Am I worrying about something that doesn't really exist? IOW, is the distance between ribs and other stiffening features usually small enough that spar caps will cripple rather than buckle, even without some additional stiffening like a jury strut or D-tube skin? Harrisonaero's answer seemed to allude to that possibility.

Turn this around and ask not how much force is required to restore but how much force is exerted on the stabilizing link by the collapsing column. Imagine the link being very very close, but not in contact until the column deflects.
The above is what I really wanted to know, "How much force is generated laterally on the stabilizing link with increasing compression force on the column?"
 

Autodidact

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OK, lets suppose you apply compression to the column to the point that it is considered buckled as per Euler, is it then a simple trig problem, not unlike calculating the forces in a truss joint? In other words, draw a line from the mid-point of the buckled column to one end, and find that line's angle from the column's original axis, if the angle is zero then the lateral force is zero, and if the angle is 10°, then the lateral force is compression times sin10°; but that can't be right because even in it's buckled state the column is capable of supporting a certain amount of compressive force, hence the problem is statically indeterminate.

I'm sure there is a way to solve this, but I'd hate to go through the statically indeterminate calculations. Thanks for helping me think this through, although if anyone can suggest a simpler method of solving I would appreciate it.
 

Mad MAC

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Hmmm the missing phrase from the conversation is "Beam Column". The restraining load is going to be very dependent on any eccentricity between the axis of the force and the column axis, using beam column calculations would allow the lateral loads be calculated. The applicable "beam column" model would be one with end moments & a centre point load.
 

Dana

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Hmmm. Been a long time since I analyzed anything like this, and I can't remember ever looking at this particular problem and haven't even finished my first cup of coffee this morning, but... you can determine the bending strength of the beam (My/I), and the Euler load (F = π²EI/L²). If you calculate the Euler load for (worst case, pinned ends) the column and divide that into the bending moment based on yield stress you get a number for lateral deflection. If you then analyze it as a triangle truss with that deflection being the short side and the hypotenuses being the half lengths of the column, you get a side load. I don't think it will be realistic but with all the simplifying assumptions assuming the worst case it should be conservative.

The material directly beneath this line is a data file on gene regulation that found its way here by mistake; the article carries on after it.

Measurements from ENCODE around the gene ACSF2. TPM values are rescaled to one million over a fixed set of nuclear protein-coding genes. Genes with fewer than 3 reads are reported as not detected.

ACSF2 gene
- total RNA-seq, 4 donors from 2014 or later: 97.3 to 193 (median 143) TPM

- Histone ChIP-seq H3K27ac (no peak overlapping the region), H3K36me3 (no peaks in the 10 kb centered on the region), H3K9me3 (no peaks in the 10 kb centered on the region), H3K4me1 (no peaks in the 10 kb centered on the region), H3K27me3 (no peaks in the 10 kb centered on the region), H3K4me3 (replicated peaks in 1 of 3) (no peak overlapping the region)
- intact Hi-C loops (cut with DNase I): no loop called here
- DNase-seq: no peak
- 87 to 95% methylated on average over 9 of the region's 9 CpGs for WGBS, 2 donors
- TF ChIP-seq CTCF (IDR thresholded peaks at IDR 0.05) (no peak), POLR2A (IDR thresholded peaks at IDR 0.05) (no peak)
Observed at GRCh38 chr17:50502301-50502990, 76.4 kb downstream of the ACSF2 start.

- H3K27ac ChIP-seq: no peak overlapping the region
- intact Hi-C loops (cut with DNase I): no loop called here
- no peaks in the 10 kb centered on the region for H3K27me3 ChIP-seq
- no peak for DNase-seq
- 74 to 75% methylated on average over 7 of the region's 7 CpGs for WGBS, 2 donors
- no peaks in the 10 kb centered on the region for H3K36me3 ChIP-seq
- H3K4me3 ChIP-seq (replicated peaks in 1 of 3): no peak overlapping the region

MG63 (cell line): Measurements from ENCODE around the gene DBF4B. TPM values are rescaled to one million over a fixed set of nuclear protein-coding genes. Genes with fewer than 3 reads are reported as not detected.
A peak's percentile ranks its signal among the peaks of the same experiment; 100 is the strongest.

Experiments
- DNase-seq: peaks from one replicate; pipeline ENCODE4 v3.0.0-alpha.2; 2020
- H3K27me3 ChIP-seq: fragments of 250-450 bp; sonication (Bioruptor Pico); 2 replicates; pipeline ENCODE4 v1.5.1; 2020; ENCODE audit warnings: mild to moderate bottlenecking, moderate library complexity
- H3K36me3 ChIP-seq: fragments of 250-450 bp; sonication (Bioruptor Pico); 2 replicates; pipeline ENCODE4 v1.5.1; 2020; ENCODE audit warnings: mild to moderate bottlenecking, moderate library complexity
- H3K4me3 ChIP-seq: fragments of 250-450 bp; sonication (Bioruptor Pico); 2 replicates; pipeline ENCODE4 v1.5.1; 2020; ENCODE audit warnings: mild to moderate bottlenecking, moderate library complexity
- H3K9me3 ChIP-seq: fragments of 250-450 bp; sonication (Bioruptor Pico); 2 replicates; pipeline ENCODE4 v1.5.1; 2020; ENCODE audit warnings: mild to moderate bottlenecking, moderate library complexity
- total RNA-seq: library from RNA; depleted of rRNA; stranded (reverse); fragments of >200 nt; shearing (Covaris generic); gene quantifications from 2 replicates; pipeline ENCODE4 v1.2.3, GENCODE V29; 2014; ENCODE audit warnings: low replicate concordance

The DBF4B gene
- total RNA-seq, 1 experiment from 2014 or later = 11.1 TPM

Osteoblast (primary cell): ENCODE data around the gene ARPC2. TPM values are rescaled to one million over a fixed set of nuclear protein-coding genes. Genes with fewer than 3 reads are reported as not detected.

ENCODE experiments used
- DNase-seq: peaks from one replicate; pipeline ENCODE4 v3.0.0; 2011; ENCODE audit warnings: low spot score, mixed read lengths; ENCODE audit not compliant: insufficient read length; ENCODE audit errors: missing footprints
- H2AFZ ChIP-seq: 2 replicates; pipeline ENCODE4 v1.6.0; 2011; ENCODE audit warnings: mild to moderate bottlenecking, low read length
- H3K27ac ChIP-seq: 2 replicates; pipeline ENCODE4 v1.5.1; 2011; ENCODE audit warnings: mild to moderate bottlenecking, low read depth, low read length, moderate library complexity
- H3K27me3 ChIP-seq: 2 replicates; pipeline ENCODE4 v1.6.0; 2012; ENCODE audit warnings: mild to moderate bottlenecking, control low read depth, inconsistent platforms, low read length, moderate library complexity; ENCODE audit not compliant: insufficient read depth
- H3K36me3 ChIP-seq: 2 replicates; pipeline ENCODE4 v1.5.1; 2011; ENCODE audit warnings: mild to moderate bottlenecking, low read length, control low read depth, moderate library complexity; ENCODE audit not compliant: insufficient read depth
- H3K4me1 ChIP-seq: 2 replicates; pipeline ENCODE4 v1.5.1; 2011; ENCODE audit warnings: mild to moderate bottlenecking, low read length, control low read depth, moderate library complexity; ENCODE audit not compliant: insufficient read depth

Try it with a simple case like a wing strut and report back your results.

Dana
 

wsimpso1

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What I'm wanting to know, I guess, is how do you size that jury strut, or how do you size the skin thickness for that D-tube LE with respect to how much it adds to the spar cap's resistance to lateral buckling? The answers that it is statically indeterminate, or an increase in "I" laterally are making the most sense. Of the design cases I've read about, partial buckling in shear webs seems to have the most in common, but is not quite the same, I think.
I have only done the detail design in composites, where basic methods pretty well preclude buckling failures. Sorry, but do not have a wide ranging and satisfying answer here. A bit of study in Roark's, an Elastic Stability text, and with the classical airplane design texts are in order here.

Modern approach is non-linear FEA with buckling tools applied, then iterate until you are safe from both stress and buckling. Not usually possible in the free FEA stuff out there.

The classical case is usually conservative, but by calculating axial and bending stiffnesses (EA and EI in the soft direction), you can allocate loads among the various parts, then set each up and use the various formula and and appropriate edge constraints for buckling and max stresses, either from Roark's or from an Elastic Stability text. These stresses should be combined with stresses from inflation (moving air outside, stationary air inside) to get the entire picture on a structure.

The standard airplane structures books talk about this using empirical and classic calculations.